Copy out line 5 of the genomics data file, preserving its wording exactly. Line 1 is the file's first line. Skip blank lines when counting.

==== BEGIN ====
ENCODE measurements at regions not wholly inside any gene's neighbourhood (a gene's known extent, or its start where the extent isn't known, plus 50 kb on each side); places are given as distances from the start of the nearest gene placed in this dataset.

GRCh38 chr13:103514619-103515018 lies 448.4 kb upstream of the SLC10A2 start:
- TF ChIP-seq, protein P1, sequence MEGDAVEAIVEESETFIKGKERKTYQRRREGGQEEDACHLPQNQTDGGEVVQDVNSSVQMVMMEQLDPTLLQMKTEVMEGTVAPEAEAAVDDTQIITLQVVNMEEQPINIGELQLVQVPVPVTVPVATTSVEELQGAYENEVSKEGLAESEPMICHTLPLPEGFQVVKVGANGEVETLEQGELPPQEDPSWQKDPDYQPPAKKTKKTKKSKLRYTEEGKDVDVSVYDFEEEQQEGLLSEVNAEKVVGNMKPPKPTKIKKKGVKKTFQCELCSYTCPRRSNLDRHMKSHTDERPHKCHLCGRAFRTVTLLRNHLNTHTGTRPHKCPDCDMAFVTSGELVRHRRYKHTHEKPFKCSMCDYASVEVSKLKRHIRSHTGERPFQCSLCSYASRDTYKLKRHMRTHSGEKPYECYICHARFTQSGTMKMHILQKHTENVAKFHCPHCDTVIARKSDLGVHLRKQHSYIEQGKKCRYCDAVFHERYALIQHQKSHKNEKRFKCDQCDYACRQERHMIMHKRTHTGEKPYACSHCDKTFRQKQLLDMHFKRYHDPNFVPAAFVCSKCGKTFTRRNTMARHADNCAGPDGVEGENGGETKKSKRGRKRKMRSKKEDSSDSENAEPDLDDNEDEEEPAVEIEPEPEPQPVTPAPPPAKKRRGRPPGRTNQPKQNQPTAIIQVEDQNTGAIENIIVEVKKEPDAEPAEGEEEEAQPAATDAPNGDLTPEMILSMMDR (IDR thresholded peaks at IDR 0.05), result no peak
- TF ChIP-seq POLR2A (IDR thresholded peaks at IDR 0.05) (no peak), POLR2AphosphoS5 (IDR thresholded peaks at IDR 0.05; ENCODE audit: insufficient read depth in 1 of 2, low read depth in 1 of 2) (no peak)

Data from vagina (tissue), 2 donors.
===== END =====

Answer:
Data from vagina (tissue), 2 donors.